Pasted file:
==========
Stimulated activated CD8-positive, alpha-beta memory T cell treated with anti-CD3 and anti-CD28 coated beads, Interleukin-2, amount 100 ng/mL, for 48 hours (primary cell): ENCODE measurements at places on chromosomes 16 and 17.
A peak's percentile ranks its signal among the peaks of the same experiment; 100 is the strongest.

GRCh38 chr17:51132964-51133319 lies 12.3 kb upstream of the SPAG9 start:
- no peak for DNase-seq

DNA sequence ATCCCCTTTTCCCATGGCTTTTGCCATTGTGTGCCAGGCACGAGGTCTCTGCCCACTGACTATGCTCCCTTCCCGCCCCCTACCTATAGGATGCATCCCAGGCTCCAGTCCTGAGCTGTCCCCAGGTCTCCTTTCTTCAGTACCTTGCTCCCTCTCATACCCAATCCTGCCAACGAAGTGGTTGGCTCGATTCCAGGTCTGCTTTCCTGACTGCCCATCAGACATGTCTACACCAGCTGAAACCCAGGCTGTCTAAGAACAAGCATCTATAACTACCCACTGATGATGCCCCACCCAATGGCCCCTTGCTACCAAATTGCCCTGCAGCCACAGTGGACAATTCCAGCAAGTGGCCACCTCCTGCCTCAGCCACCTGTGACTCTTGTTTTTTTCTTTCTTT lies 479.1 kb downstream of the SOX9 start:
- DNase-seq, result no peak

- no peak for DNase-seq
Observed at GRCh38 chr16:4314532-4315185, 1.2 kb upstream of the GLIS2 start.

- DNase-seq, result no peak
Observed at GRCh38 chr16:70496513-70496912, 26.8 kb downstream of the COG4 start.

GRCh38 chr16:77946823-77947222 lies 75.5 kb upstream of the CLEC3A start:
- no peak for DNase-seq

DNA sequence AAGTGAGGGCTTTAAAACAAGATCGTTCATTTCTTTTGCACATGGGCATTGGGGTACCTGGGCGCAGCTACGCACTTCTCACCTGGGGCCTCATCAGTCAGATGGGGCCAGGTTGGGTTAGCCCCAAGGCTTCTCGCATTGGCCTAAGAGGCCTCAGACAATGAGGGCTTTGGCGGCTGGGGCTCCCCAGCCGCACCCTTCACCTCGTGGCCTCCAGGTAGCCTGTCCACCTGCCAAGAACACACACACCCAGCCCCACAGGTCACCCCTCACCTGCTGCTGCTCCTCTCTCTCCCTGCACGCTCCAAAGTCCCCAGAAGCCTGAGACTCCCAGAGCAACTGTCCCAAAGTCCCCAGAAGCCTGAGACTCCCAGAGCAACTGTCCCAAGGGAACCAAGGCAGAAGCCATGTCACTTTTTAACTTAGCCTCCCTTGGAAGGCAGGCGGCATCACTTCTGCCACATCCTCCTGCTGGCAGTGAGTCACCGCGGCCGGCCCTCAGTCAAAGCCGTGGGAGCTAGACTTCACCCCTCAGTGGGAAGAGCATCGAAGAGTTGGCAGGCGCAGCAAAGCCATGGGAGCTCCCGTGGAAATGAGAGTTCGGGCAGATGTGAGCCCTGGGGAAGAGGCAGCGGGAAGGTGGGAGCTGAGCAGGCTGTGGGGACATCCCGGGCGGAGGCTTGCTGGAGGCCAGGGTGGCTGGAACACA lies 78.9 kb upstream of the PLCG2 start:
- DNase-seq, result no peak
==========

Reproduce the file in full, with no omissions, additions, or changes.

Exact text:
Stimulated activated CD8-positive, alpha-beta memory T cell treated with anti-CD3 and anti-CD28 coated beads, Interleukin-2, amount 100 ng/mL, for 48 hours (primary cell): ENCODE measurements at places on chromosomes 16 and 17.
A peak's percentile ranks its signal among the peaks of the same experiment; 100 is the strongest.

GRCh38 chr17:51132964-51133319 lies 12.3 kb upstream of the SPAG9 start:
- no peak for DNase-seq

DNA sequence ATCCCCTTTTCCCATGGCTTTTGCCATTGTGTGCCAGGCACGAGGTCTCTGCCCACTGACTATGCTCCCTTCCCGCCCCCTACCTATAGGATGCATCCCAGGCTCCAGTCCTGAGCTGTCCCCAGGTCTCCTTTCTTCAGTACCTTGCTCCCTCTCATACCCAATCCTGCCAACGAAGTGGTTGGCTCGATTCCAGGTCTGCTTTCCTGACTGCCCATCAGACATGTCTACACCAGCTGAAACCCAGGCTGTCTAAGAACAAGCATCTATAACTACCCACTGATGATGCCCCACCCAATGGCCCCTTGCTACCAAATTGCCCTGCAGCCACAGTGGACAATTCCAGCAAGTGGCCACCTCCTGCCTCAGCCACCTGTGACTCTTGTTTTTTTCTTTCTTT lies 479.1 kb downstream of the SOX9 start:
- DNase-seq, result no peak

- no peak for DNase-seq
Observed at GRCh38 chr16:4314532-4315185, 1.2 kb upstream of the GLIS2 start.

- DNase-seq, result no peak
Observed at GRCh38 chr16:70496513-70496912, 26.8 kb downstream of the COG4 start.

GRCh38 chr16:77946823-77947222 lies 75.5 kb upstream of the CLEC3A start:
- no peak for DNase-seq

DNA sequence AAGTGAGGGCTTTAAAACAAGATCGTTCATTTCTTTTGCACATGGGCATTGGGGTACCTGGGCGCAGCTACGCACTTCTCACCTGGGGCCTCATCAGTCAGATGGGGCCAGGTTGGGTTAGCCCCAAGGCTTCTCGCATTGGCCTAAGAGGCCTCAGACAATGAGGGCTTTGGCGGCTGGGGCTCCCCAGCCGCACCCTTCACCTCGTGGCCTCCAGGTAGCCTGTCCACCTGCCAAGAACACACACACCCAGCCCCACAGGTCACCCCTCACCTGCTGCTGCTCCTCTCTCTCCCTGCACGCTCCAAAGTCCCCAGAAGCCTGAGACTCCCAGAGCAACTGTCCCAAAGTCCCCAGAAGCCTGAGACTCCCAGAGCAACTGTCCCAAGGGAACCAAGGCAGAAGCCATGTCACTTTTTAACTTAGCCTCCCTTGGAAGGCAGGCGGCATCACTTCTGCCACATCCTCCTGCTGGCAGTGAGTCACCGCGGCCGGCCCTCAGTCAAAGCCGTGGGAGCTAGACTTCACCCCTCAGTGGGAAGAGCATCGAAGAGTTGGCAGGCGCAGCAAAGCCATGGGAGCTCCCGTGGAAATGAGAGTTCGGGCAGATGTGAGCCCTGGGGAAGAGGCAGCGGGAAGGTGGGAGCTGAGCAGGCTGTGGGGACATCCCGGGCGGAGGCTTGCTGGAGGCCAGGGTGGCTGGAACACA lies 78.9 kb upstream of the PLCG2 start:
- DNase-seq, result no peak